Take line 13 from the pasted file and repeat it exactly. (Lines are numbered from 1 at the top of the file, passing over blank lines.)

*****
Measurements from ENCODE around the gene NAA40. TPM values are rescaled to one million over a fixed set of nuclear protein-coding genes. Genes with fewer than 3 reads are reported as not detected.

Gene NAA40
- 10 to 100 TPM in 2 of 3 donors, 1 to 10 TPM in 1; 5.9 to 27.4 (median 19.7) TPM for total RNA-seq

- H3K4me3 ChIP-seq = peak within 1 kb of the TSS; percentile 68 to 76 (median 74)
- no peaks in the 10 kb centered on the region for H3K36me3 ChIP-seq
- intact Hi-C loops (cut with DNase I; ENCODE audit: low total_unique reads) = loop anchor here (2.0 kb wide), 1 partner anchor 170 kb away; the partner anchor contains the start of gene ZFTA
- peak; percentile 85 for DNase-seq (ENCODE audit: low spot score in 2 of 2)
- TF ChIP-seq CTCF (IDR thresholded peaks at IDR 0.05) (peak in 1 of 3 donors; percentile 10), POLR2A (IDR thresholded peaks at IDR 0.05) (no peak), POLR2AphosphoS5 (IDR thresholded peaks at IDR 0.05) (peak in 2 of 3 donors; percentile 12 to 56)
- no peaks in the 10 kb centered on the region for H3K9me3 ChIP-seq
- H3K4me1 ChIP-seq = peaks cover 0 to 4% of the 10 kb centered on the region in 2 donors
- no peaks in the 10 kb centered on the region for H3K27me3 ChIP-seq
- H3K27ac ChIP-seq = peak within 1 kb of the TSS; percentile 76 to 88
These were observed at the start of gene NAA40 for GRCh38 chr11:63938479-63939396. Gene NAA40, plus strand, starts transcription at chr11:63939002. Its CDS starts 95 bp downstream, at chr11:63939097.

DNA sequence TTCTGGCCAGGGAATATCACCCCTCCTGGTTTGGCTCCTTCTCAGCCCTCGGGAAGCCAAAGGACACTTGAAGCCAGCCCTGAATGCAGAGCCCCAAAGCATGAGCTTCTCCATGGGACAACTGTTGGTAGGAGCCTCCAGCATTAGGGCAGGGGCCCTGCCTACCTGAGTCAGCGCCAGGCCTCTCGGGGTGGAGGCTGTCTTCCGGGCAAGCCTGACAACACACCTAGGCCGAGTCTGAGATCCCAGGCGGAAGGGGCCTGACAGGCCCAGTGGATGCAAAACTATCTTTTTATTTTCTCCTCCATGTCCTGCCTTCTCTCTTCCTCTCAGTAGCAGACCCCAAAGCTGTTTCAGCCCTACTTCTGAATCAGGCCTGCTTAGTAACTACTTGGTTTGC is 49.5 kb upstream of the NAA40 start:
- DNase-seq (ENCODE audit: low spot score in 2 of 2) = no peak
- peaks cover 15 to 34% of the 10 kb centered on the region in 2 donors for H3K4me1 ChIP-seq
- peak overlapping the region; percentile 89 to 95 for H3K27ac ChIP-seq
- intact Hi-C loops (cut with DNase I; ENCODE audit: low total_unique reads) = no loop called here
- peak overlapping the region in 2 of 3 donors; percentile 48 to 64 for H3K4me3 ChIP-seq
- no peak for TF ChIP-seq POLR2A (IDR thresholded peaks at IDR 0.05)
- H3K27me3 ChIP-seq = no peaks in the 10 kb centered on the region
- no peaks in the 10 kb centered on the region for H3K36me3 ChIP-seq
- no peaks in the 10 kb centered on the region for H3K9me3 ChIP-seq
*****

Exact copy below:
These were observed at the start of gene NAA40 for GRCh38 chr11:63938479-63939396. Gene NAA40, plus strand, starts transcription at chr11:63939002. Its CDS starts 95 bp downstream, at chr11:63939097.